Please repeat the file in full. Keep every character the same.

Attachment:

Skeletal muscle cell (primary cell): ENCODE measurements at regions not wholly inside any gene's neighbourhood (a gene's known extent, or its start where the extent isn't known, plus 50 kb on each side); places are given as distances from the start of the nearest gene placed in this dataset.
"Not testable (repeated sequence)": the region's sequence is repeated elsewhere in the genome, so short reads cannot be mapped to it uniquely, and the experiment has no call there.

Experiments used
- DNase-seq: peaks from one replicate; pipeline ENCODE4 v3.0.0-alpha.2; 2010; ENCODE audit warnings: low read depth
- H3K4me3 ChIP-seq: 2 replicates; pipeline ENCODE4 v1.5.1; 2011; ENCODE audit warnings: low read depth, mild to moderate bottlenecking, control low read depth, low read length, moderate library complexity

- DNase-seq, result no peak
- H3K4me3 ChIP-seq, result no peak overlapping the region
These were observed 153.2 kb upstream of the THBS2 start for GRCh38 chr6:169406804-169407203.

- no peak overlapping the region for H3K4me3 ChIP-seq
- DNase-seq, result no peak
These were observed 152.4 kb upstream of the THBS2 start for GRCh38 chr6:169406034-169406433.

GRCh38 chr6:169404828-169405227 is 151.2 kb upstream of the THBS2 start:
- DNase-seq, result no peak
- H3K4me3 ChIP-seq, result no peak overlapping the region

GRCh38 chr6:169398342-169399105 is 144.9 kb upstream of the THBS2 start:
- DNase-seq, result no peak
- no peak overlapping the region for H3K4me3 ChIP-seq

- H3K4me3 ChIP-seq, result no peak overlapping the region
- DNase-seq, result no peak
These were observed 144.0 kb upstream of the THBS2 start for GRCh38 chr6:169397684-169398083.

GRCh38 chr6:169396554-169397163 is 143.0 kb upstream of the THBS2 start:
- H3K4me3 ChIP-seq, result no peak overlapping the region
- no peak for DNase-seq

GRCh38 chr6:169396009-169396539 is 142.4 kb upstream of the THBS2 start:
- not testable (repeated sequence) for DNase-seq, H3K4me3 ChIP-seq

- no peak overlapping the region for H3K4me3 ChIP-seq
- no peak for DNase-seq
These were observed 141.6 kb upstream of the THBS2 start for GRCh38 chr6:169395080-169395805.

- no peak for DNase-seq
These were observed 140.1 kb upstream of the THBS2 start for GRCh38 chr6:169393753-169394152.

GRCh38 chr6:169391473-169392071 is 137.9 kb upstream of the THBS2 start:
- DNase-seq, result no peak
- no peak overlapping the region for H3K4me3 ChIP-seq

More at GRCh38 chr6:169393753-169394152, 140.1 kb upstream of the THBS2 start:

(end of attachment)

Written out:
Skeletal muscle cell (primary cell): ENCODE measurements at regions not wholly inside any gene's neighbourhood (a gene's known extent, or its start where the extent isn't known, plus 50 kb on each side); places are given as distances from the start of the nearest gene placed in this dataset.
"Not testable (repeated sequence)": the region's sequence is repeated elsewhere in the genome, so short reads cannot be mapped to it uniquely, and the experiment has no call there.

Experiments used
- DNase-seq: peaks from one replicate; pipeline ENCODE4 v3.0.0-alpha.2; 2010; ENCODE audit warnings: low read depth
- H3K4me3 ChIP-seq: 2 replicates; pipeline ENCODE4 v1.5.1; 2011; ENCODE audit warnings: low read depth, mild to moderate bottlenecking, control low read depth, low read length, moderate library complexity

- DNase-seq, result no peak
- H3K4me3 ChIP-seq, result no peak overlapping the region
These were observed 153.2 kb upstream of the THBS2 start for GRCh38 chr6:169406804-169407203.

- no peak overlapping the region for H3K4me3 ChIP-seq
- DNase-seq, result no peak
These were observed 152.4 kb upstream of the THBS2 start for GRCh38 chr6:169406034-169406433.

GRCh38 chr6:169404828-169405227 is 151.2 kb upstream of the THBS2 start:
- DNase-seq, result no peak
- H3K4me3 ChIP-seq, result no peak overlapping the region

GRCh38 chr6:169398342-169399105 is 144.9 kb upstream of the THBS2 start:
- DNase-seq, result no peak
- no peak overlapping the region for H3K4me3 ChIP-seq

- H3K4me3 ChIP-seq, result no peak overlapping the region
- DNase-seq, result no peak
These were observed 144.0 kb upstream of the THBS2 start for GRCh38 chr6:169397684-169398083.

GRCh38 chr6:169396554-169397163 is 143.0 kb upstream of the THBS2 start:
- H3K4me3 ChIP-seq, result no peak overlapping the region
- no peak for DNase-seq

GRCh38 chr6:169396009-169396539 is 142.4 kb upstream of the THBS2 start:
- not testable (repeated sequence) for DNase-seq, H3K4me3 ChIP-seq

- no peak overlapping the region for H3K4me3 ChIP-seq
- no peak for DNase-seq
These were observed 141.6 kb upstream of the THBS2 start for GRCh38 chr6:169395080-169395805.

- no peak for DNase-seq
These were observed 140.1 kb upstream of the THBS2 start for GRCh38 chr6:169393753-169394152.

GRCh38 chr6:169391473-169392071 is 137.9 kb upstream of the THBS2 start:
- DNase-seq, result no peak
- no peak overlapping the region for H3K4me3 ChIP-seq

More at GRCh38 chr6:169393753-169394152, 140.1 kb upstream of the THBS2 start: